Bregman spawned a body of tolling rule cases in this Circuit. See, e.g., Berroteran-Melendez v. INS, 955 F.2d 1251 (9th Cir. 1992). The Courts of Appeals for the Eleventh, Fifth, and District of Columbia Circuits adopted similar tolling rules. See Fleary v. INS, 950 F.2d 711 (11th Cir.); Pierre v. INS, 932 F.2d 418 (5th Cir. 1991) (per curiam); Attoh v. INS, 606 F.2d 1273 (D.C. Cir. 1979).

[5] The Supreme Court, however, expressly disapproved this rule in Stone, ___ U.S. ___, 115 S. Ct. 1537. In Stone, the Supreme Court settled a dispute among the Circuits involving use of the tolling doctrine. It rejected the tolling rule in favor of the no-tolling rule adopted in the Courts of Appeals for the Sixth, Seventh, and Third Circuits, see Stone v. INS, 13 F.3d 934 (6th Cir. 1994); Akrap v. INS, 966 F.2d 267 (7th Cir. 1992); Nocon v. INS, 789 F.2d 1028 (3d Cir. 1986). It held that "a deportation order is final, and reviewable when issued. Its finality is not affected by the subsequent filing of a motion to reconsider." Stone, ___ U.S. ___, 115 S. Ct. at 1549.

We think that the Petitioner's argument that his filing of the first petition within the ninety-day prescribed period should toll the running of the limitation period is, in essence, a request that we expand the now-defunct tolling doctrine. We decline, however, to glom an exception onto the ninety-day limitation period when the only theoretical justification for doing so is the expansion of a doctrine the Supreme Court has rejected.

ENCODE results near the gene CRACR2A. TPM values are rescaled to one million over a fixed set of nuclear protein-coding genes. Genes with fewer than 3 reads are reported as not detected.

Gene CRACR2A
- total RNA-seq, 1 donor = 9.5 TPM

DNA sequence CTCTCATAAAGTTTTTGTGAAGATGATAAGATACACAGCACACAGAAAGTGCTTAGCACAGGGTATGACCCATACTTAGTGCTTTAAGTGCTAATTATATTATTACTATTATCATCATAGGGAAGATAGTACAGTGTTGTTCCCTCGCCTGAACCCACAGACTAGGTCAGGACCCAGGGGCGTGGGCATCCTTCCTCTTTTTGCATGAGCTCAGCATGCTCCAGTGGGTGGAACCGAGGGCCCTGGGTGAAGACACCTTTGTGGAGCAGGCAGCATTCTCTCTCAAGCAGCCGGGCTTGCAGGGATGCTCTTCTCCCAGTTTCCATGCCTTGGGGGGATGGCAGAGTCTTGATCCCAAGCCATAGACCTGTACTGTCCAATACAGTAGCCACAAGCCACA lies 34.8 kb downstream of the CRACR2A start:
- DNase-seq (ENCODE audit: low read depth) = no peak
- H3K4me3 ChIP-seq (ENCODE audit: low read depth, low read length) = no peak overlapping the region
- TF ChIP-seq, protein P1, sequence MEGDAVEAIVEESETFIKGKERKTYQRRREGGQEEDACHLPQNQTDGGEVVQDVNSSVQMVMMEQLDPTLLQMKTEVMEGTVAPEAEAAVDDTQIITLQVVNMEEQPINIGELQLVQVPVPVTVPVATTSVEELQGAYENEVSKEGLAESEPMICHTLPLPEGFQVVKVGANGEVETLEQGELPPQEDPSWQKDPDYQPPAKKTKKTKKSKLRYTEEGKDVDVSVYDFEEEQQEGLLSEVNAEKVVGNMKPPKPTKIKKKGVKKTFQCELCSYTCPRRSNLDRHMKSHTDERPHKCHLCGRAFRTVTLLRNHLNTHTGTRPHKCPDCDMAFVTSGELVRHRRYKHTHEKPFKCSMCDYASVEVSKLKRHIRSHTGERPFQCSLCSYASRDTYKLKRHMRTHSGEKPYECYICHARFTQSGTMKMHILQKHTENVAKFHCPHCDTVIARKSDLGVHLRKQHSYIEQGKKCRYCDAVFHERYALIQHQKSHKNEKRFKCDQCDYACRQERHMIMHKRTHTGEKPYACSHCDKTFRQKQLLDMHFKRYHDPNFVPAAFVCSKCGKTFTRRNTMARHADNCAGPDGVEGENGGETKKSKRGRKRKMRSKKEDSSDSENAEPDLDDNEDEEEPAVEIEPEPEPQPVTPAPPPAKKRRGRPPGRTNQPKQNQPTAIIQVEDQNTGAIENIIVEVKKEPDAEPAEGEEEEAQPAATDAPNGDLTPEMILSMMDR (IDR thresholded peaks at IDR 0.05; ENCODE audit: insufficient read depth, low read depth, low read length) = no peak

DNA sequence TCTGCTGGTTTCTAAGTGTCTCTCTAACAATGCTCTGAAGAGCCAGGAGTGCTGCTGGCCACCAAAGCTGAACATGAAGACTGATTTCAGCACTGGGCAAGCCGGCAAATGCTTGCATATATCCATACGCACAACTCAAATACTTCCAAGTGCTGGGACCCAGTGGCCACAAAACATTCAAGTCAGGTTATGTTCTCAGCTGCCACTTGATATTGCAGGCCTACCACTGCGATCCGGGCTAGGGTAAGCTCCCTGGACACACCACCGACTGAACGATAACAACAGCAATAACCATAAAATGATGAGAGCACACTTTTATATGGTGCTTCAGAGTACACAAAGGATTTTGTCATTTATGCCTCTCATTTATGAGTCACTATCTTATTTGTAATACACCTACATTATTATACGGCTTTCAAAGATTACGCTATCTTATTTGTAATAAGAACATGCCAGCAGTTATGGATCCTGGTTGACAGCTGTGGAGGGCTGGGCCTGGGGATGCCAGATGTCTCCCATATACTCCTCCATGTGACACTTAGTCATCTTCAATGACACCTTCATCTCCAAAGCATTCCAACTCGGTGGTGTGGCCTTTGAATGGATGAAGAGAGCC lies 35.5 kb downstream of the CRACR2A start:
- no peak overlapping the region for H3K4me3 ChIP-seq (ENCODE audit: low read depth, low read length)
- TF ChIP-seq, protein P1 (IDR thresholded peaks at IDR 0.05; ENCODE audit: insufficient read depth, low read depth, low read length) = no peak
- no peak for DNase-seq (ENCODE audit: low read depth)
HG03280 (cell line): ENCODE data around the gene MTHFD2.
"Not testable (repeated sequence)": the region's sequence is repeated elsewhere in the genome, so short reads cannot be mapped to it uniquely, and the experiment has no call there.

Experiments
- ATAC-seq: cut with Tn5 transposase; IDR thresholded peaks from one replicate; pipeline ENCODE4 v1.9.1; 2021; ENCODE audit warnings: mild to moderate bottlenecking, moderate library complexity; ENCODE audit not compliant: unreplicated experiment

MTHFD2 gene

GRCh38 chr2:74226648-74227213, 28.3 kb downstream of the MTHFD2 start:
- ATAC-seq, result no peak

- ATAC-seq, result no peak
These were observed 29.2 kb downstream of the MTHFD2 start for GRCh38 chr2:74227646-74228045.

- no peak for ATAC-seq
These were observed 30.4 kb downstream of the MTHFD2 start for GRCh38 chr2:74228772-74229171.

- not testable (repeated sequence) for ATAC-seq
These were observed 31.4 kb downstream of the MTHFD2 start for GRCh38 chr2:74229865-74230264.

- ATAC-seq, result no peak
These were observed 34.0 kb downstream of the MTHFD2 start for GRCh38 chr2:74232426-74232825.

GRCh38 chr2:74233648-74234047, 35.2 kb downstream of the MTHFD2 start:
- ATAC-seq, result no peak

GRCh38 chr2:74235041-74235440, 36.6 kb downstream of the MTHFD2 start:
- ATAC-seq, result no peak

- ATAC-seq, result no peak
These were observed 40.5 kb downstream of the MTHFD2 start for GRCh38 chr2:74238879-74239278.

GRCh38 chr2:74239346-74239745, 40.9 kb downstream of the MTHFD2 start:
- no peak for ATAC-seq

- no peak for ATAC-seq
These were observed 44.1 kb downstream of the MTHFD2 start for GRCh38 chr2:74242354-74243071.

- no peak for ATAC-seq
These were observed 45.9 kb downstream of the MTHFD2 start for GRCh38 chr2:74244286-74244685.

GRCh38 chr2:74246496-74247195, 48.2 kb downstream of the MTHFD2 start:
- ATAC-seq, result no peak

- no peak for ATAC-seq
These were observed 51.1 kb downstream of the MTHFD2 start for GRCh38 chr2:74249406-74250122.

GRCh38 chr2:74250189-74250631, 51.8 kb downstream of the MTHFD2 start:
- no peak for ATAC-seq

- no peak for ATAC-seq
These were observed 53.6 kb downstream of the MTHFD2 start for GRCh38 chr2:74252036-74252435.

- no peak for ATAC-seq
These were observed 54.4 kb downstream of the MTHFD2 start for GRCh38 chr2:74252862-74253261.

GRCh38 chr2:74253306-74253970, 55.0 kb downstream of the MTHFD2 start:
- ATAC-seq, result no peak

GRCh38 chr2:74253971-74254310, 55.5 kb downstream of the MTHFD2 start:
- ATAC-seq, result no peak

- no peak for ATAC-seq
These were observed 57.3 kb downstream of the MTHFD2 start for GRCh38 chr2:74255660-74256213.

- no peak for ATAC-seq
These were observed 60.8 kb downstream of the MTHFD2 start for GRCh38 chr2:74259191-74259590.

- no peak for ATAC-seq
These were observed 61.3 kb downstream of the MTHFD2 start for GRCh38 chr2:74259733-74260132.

[6] Furthermore, we perceive no functional difference, for purposes of the ninety-day limit, between the Petitioner's first petition and a motion to reopen or motion to reconsider that might distinguish this case from the case before the Supreme Court in Stone. None of these filings alters the finality of the BIA's dismissal. In addition, we see danger in the contrary rule, which would encourage an alien to file a petition for review — thus staying his deportation and granting him time to search for new evidence — then withdrawing his petition in order to file a motion to reopen or reconsider, then, if his motions were denied by the BIA, simply filing a new petition for review. This cycle could continue endlessly unless we hold, as we do today, that a petitioner has ninety days from the date of the final deportation order to file his petition for review, notwithstanding any intervening motions or petitions he may choose to file.

[7] We therefore reject the Petitioner's argument that his first petition, which was timely filed, tolled the period in which to file his second petition. We dismiss the Petitioner's Petition for Review insofar as it seeks review of the summary dismissal.

We further note that even if it did toll the ninety-day period, so that a new period began upon withdrawal of the first petition, the Petitioner here failed to file his second petition within ninety days of the withdrawal. Thus, the Petitioner would be unable to take advantage of the very rule he presses us to adopt.


We review the BIA's denials of both the Petitioner's and Jason Caruncho's motions to reopen for abuse of discretion. Padilla-Agustin v. INS, 21 F.3d 970, 973 (9th Cir. 1994). We defer to the decision of the BIA unless we find that it acted in a manner "arbitrary, irrational, or contrary to law." Id. (quoting Ahwazi v. INS, 751 F.2d 1120, 1122 (9th Cir. 1985)); see also Santana-Figueroa v. INS, 644 F.2d 1354, 1356 (9th Cir. 1981).